Olivia Smoliga was 3rd in 47.89, followed by First Colony’s Simone Manuel in 47.97. Manuel is only 16, and her momentum has slowly been building to this point, but her time is here to sit among the elitest juniors in the country – that time makes her only the 2nd 15-16 (after Dagny Knutson) to swim under 48 seconds in this race.

Jessica Hardy was 5th in 47.98.

Texas’ Karlee Bispo, still working her way through the early parts of a potentially-successful postgrad career at Texas, won the B-Final in 48.19.

Men’s 100 Free

Matt Grevers once again used his huge underwaters to complete a perfect three-for-three run at Nationals by winning the 100 free in 41.71. He took out the race with 19.7 opening speed that nobody could come close to matching.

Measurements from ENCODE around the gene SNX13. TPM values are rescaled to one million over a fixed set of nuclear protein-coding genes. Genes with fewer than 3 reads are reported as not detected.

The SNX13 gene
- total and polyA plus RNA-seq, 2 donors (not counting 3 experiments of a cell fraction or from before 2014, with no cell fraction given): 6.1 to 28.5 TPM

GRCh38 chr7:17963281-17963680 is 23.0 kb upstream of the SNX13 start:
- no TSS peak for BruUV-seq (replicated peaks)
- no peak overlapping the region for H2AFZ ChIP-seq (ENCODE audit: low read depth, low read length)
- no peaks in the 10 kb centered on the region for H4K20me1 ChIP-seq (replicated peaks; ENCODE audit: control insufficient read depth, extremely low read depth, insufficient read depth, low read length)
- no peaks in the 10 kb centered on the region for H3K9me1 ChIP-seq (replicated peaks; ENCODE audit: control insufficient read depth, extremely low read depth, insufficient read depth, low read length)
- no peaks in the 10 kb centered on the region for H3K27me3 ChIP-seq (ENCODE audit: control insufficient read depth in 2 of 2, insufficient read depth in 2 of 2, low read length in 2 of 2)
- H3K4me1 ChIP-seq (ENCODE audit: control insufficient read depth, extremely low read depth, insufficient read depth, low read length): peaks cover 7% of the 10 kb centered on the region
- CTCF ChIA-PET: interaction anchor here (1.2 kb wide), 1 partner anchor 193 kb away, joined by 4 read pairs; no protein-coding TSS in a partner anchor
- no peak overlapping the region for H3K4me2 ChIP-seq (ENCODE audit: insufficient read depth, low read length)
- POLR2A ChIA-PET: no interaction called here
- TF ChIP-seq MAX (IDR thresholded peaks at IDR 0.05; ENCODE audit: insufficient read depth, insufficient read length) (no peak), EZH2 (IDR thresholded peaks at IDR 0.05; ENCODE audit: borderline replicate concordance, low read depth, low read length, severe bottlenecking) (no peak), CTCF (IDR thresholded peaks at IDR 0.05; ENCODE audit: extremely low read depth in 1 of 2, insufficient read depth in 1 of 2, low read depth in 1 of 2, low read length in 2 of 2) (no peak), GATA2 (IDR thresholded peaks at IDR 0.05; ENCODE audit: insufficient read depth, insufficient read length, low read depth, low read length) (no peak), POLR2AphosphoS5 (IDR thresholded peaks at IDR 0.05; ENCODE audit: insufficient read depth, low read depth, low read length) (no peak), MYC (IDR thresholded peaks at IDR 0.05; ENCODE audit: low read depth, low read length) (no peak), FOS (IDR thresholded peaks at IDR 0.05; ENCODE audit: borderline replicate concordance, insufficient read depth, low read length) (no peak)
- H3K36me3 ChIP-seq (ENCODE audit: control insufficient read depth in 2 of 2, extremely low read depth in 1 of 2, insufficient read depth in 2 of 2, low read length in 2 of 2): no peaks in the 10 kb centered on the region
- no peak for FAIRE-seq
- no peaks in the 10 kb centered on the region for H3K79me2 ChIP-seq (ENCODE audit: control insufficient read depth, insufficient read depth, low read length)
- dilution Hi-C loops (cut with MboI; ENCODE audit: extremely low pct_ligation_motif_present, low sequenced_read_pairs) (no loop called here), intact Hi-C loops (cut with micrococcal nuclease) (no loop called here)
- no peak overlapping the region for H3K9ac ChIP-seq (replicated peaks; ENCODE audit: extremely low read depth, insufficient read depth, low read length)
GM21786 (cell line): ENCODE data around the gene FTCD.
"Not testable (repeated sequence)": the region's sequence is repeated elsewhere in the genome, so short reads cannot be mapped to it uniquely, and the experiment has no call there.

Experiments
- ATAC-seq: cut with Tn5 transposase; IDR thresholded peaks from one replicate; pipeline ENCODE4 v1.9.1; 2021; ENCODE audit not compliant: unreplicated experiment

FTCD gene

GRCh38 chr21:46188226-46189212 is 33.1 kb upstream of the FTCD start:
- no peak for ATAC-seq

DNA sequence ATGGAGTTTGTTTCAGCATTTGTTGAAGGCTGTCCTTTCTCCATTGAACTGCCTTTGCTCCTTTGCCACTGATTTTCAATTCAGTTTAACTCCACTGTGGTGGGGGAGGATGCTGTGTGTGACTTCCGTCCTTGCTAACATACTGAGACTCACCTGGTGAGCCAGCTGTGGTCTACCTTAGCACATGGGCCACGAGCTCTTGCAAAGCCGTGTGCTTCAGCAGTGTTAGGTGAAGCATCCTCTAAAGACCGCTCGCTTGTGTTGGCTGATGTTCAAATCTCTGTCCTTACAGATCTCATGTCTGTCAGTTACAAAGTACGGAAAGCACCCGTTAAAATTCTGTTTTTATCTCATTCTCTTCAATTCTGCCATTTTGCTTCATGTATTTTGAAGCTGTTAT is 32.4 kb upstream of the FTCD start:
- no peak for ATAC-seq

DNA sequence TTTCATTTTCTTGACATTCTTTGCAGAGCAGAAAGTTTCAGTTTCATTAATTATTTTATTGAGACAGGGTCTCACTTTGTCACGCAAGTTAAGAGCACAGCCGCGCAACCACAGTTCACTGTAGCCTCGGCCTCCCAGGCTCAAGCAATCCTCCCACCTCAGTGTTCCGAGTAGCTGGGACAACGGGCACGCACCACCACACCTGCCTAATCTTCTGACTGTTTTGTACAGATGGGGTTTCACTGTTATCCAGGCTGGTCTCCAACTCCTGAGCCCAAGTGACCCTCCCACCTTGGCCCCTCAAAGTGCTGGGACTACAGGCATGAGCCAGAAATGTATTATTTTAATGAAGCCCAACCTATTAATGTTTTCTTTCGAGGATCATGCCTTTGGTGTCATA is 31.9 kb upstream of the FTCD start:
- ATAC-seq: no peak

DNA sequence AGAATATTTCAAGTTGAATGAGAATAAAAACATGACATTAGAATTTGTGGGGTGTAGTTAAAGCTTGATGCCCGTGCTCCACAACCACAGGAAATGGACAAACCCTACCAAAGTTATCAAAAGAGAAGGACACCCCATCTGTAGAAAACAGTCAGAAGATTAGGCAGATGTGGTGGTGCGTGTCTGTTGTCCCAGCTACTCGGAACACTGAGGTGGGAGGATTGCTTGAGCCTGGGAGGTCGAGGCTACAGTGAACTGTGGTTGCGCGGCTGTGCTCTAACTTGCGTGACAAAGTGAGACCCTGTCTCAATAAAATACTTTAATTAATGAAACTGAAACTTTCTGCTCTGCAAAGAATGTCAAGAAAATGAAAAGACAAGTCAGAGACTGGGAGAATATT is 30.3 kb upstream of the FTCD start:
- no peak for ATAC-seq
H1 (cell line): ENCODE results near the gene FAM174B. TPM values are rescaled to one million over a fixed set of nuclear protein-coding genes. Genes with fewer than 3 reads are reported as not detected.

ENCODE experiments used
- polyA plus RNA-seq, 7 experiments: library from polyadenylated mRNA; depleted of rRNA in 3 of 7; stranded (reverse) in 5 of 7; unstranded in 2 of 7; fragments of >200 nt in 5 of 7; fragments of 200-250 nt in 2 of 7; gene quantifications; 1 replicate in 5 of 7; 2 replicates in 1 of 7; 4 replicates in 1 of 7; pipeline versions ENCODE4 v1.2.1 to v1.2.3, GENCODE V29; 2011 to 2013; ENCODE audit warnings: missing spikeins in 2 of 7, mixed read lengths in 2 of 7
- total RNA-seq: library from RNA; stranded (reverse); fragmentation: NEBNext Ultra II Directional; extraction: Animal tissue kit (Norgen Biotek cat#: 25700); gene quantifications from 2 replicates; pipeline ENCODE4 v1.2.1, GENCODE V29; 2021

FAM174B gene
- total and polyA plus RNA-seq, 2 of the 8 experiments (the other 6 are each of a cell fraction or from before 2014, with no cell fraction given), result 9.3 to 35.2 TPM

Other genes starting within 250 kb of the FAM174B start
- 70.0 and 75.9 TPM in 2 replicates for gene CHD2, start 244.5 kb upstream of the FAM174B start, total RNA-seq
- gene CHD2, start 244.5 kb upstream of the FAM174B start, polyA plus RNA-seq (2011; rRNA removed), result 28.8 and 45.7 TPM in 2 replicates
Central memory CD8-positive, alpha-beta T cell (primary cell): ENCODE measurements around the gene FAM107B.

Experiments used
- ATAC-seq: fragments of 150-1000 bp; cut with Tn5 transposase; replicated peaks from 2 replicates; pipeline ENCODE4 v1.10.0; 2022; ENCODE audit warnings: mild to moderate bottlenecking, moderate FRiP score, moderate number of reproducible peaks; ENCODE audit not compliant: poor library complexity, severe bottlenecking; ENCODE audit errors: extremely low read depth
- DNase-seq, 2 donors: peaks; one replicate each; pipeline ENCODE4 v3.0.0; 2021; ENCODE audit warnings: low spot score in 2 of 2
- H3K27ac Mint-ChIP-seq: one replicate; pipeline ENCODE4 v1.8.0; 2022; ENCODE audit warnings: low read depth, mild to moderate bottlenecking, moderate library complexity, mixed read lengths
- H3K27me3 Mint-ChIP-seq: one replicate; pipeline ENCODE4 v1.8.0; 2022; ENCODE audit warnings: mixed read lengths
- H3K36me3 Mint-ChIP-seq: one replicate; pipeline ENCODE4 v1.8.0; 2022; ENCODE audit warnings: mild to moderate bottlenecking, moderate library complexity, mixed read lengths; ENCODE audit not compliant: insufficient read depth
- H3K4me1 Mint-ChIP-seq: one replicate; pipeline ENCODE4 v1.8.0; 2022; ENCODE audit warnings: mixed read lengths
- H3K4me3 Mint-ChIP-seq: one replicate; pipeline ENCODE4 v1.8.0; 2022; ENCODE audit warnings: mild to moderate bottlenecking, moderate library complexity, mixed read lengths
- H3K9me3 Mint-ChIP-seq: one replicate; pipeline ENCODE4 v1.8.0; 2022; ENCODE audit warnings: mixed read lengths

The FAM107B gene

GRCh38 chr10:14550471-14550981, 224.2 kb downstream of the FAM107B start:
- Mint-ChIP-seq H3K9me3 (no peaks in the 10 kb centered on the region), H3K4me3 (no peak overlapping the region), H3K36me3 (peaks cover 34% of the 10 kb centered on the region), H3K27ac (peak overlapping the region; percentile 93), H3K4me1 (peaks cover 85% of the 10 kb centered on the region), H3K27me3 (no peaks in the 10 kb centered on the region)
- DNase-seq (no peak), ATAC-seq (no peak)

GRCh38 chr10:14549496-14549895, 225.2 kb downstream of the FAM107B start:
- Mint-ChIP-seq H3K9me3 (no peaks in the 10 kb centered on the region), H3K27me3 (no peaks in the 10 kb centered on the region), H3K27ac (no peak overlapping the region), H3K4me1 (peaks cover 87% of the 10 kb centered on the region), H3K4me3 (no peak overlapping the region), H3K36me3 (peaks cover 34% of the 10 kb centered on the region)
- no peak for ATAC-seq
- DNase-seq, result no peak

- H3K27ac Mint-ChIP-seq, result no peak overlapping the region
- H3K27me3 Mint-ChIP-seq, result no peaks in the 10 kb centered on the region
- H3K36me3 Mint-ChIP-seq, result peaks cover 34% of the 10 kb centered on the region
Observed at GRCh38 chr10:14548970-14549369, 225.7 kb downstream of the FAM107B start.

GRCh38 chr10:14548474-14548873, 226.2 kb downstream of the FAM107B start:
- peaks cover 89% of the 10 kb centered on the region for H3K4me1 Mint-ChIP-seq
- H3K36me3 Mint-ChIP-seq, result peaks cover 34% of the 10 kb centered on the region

Louisville’s Joao de Lucca, who it seemed had peaked for the semester two weeks ago at the Purdue Invite, was a 42.05 for 2nd. That extends his lead as the fastest 100 freestyler in the country this year. Ricky Berens was 3rd in 42.37, and Arizona’s Giles Smith tied for 4th in 42.63.

Smith, who has been a very good butterflier, is really starting to step up as a big sprinter for the Wildcats this year – just what they needed. That time ranks him behind only de Lucca nation-wide at the collegiate level.

Russia’s Nikita Lobintsev, now training with Trojan, tied Smith in 42.63.

Eugene Godsoe, who is back training at Stanford, won the B-Final in 42.59 ahead of Dax Hill (43.27).

Women’s 200 Breast

Texas’ Laura Sogar wasn’t able to get the last tenth she needed to dip into the 2:04’s, but she did re-establish herself as an NCAA title contender with a 2:05.39 in the final to take the US National title in the women’s 200 yard breaststroke. She set a school record in the morning with a 2:05.04.

She paced the race about the same way as she did in prelims but was just a tick slower on each lap.